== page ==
It had all started so optimistically.
We settled our bill at Imani, which included a free ride to the Zanzibar airport (which was amazing after all the taxi-related debacles). After getting through customs (where the customs officer gave me quite the strange look when she saw my tripod — I think she thought it was something else), we’d take a 20-minute flight, where we’d be reunited with Trevor and Sakshi!!!
It’s funny how you can be so happy to see someone one day and so bewildered with them another — but I’m getting ahead of myself.
Another couple of hours in our 12-seater bush plane, and we were picked up by our driver (and new best friend), Muba from Maasai Wanderings, who would take us to Ahadi Lodge in Arusha to rest and prepare for what could very well have been the most challenging week of our lives.
My mission, should I choose to accept it (and my friends didn’t give me much choice in the matter, here), was the following:
Hike: 8.2 km
“We depart after breakfast for the transfer to the National Park Gate at Machame where we fulfil [sic] the registration formalities before entering the Park. We make our way through the heavily rooted forest area parallel to a flowing stream. We eat lunch along the way and by mid-afternoon we are able to recognise our first camp.”
End: MACHAME CAMP
Sounds simple enough, but from the first day of climbing, we realized that reaching the summit of Kilimanjaro would be far more of a challenge that we’d thought. Between Sarah and I, anyway, she’d idealized what kind of adventure it’d be, realized how much of a life-changing experience it’d be, but not factoring in how hard it would be to do it. Me on the other hand — I simply chose not to think about it very much beforehand — bad move, since the Kili climb is as much mental as it is physical, if not more so.
But I digress — let me tell you about the madness that was 7 Days of Kili!!!
So like I said, the first day would already set the tone for a week that none of us would ever forget.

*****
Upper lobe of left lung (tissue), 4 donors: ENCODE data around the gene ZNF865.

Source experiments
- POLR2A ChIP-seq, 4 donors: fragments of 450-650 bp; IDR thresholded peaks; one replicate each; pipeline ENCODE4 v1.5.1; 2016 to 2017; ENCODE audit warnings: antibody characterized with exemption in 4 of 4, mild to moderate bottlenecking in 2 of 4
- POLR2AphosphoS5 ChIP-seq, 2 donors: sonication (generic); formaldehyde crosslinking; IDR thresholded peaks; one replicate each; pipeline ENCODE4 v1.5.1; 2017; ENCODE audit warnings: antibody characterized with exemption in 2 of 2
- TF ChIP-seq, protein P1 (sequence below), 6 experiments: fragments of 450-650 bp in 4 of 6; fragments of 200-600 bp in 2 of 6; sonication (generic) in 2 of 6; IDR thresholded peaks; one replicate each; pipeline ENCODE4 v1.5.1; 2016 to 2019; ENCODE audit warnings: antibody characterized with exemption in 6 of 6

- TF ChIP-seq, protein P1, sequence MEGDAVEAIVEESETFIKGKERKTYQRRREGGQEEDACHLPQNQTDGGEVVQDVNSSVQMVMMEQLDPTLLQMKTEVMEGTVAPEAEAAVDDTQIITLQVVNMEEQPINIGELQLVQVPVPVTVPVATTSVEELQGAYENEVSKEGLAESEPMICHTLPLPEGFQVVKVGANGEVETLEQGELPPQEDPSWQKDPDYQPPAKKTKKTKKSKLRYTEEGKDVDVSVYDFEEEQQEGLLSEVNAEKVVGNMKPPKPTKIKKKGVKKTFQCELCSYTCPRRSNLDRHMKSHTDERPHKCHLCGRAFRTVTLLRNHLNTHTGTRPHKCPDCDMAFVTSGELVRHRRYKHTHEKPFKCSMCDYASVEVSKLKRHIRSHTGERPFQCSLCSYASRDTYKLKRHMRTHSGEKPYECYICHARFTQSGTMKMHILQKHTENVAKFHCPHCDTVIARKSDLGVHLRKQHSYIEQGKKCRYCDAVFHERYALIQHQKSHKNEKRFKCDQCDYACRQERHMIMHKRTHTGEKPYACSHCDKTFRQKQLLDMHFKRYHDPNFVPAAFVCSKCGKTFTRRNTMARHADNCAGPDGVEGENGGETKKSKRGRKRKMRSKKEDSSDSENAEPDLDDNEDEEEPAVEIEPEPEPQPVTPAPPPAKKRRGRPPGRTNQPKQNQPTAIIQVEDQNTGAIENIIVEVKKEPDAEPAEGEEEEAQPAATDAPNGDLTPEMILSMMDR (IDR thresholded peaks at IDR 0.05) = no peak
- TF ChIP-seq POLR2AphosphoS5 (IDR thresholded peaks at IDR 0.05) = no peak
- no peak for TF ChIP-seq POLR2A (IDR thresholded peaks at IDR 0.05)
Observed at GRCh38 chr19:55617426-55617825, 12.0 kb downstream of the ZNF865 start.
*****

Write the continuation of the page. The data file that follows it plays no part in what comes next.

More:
After the belated arrival of our guide on the first day (both ironic and an omen, since he gave us flack for being “late” the night before — when in fact, our flight time had been given to him incorrectly), we packed our gear into Muba’s Toyota Land Cruiser and started the 2-hour drive to the mountain!
But not before stopping at the Shop-Rite supermarket! Did you know that they don’t sell dental floss in Tanzania?! Seriously, it’s the little things you miss the most. But moving on…
Some of the sights we’d see on the way there included:
The Clock Tower — in the Central Business district of Arusha, they call this “the centre of Africa” as it’s allegedly halfway between Cape Town, South Africa and Egypt
The Arushan International Conference Centre — where they were holding tribunals for criminal involved in 1994’s Rwandan Genocide
Tanzanite Mines — where we learned about Tanzanite, the stone said to be a thousand times rarer than diamonds (back in 1967, you could find Tanzanite 6 or 7 feet into the ground, but now they’re searching 400-600m deep and coming up with squat) and accordingly ridiculously expensive
The sightseeing tour would be brief, though — through the clouds and on the horizon loomed the beast that we (read: I) were sure was out to destroy us — Mt. Kilimanjaro!
Theoretically, we should have been more than prepared to deal with this:
- for our group of 4, we were given a team of 17 to get us up, including guides, a chef, waiters, a tent-master, and an army of porters to carry everything (our bags, our tents, the food, everyone else’s crap, and so on)
- our guide Julius was made out to be a legendary figure:
- one tale had him carrying a woman (who’d given up) on his back up the last leg of the climb to make sure that she saw the summit